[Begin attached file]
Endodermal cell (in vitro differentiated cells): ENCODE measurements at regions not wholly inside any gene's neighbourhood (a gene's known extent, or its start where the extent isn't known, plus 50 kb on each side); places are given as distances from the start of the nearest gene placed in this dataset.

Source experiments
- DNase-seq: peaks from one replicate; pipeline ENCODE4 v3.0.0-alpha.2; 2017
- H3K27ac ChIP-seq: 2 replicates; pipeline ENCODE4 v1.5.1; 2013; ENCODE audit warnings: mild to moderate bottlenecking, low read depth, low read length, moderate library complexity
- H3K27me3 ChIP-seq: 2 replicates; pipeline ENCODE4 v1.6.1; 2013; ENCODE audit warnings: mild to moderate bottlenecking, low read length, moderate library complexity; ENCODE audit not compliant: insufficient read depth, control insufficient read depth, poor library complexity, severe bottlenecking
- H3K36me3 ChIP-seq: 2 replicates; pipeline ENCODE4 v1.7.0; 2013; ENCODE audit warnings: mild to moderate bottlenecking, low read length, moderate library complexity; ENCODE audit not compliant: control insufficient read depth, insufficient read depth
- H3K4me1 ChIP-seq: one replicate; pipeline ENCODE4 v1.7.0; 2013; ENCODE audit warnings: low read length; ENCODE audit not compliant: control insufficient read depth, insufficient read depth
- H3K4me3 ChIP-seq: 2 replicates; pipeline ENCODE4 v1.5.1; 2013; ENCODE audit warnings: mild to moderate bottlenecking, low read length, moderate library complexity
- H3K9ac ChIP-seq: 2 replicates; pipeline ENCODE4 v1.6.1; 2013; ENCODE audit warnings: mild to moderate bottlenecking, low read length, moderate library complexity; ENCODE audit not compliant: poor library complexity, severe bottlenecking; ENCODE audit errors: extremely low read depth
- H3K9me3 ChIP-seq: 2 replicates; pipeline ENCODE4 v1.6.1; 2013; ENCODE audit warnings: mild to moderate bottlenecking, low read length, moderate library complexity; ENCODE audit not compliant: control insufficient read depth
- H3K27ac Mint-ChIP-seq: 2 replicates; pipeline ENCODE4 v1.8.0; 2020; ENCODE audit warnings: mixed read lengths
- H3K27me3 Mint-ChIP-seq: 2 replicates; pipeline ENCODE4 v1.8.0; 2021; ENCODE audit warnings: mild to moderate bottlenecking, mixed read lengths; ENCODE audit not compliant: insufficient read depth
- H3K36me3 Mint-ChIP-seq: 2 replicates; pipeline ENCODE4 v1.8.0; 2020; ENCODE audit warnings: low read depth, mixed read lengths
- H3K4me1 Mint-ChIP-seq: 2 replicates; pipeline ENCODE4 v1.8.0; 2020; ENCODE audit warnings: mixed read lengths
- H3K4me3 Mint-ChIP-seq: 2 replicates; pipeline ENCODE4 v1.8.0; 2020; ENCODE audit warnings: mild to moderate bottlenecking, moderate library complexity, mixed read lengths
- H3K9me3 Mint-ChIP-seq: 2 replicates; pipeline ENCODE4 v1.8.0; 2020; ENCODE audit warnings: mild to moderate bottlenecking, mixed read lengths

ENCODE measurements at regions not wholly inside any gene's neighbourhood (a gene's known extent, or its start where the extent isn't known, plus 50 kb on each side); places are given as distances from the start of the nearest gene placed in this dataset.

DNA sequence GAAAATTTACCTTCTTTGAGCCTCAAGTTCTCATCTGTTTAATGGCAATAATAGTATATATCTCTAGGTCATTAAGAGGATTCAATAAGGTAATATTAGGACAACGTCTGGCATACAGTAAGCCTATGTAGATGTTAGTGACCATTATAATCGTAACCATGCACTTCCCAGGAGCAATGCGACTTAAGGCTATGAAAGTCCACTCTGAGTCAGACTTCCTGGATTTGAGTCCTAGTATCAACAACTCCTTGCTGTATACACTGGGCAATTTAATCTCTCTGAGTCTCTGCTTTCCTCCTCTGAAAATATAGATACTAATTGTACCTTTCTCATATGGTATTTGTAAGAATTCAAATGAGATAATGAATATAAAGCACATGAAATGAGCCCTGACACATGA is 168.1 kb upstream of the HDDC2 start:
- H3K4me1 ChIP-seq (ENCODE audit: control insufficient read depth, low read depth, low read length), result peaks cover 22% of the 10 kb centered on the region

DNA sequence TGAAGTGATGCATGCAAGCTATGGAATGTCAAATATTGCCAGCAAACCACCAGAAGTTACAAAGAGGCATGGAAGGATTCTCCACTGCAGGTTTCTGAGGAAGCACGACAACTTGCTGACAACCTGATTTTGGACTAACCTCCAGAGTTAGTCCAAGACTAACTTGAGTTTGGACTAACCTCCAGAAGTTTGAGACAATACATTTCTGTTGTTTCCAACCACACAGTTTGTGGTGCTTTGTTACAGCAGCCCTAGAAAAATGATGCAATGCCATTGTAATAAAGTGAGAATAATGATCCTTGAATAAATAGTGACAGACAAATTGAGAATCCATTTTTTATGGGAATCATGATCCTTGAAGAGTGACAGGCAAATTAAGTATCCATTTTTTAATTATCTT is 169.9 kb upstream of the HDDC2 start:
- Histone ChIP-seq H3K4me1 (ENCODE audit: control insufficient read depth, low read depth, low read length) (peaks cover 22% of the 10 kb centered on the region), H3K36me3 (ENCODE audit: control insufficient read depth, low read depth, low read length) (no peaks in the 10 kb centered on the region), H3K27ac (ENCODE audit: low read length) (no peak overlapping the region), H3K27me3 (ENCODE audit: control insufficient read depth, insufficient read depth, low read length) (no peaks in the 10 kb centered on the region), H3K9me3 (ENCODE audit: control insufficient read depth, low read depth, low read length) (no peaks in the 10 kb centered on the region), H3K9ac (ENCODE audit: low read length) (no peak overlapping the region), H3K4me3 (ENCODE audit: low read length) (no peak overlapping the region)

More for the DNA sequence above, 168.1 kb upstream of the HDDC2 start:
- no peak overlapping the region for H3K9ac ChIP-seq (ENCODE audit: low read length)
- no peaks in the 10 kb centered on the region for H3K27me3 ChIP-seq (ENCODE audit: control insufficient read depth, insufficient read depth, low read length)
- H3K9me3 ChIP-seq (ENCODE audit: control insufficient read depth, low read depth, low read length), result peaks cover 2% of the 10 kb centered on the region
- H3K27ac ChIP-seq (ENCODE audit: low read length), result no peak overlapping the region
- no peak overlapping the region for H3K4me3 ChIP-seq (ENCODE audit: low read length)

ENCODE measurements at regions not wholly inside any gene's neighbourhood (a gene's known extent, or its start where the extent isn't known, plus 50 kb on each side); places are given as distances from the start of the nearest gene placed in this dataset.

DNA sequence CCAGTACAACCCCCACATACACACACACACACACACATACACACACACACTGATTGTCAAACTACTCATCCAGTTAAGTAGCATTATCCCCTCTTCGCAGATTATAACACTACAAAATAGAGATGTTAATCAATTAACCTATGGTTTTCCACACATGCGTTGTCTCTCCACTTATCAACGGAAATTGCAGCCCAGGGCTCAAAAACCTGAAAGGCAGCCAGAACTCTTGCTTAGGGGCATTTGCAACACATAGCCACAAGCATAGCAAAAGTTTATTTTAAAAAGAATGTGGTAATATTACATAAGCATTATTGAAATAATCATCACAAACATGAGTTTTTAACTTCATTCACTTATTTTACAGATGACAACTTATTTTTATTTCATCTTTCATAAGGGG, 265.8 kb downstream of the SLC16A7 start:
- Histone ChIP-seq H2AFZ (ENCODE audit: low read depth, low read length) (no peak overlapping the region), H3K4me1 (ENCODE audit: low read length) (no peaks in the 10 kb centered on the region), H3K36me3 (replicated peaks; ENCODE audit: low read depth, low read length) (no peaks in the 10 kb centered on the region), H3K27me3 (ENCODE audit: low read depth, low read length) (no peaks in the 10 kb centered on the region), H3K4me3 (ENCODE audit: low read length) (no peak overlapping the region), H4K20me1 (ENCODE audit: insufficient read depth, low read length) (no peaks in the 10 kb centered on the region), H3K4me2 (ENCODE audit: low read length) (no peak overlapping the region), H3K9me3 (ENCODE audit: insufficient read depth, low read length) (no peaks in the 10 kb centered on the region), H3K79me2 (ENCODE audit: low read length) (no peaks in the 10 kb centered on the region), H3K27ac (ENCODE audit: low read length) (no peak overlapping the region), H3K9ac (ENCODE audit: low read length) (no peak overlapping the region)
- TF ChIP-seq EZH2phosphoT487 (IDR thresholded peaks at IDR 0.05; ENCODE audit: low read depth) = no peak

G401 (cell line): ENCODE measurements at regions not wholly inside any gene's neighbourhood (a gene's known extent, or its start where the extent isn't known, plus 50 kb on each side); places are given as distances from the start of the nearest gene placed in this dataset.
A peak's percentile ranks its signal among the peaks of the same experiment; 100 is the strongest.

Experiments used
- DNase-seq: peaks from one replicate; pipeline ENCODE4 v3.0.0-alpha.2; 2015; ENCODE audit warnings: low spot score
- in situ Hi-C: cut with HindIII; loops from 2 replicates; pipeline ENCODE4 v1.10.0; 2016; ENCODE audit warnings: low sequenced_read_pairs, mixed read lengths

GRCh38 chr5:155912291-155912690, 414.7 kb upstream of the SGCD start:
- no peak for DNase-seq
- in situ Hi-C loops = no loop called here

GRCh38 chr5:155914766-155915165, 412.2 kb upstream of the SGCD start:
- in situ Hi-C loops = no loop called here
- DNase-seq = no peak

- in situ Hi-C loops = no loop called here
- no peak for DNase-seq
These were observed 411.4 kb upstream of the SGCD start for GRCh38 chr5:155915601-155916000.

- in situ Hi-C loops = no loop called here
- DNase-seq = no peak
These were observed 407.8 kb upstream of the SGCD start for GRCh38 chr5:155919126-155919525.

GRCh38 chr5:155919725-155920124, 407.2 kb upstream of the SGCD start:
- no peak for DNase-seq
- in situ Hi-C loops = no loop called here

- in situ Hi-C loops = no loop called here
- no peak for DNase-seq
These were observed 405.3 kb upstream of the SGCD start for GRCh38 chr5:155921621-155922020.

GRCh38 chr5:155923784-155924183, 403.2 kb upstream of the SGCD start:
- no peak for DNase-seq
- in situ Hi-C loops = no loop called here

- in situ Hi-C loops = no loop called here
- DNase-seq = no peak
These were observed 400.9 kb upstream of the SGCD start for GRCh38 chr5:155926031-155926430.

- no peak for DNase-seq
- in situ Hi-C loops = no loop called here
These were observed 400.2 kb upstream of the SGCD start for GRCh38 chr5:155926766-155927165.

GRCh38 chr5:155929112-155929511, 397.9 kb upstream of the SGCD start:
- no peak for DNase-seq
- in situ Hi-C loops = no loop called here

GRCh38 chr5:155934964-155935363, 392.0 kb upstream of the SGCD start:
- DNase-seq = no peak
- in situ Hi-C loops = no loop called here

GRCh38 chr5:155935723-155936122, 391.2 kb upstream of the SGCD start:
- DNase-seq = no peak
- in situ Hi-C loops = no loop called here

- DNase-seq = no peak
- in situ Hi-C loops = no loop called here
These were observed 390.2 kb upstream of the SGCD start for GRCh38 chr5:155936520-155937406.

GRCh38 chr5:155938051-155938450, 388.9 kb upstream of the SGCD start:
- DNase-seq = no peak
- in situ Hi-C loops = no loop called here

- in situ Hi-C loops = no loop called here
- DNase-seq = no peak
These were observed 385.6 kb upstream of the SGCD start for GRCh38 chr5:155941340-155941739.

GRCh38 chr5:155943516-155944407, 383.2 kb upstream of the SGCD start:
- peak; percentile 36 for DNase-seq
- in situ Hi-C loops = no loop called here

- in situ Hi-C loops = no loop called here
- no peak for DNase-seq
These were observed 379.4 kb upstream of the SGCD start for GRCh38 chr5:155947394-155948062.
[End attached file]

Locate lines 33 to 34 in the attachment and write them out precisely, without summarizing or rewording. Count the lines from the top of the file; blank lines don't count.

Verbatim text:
A peak's percentile ranks its signal among the peaks of the same experiment; 100 is the strongest.

Experiments used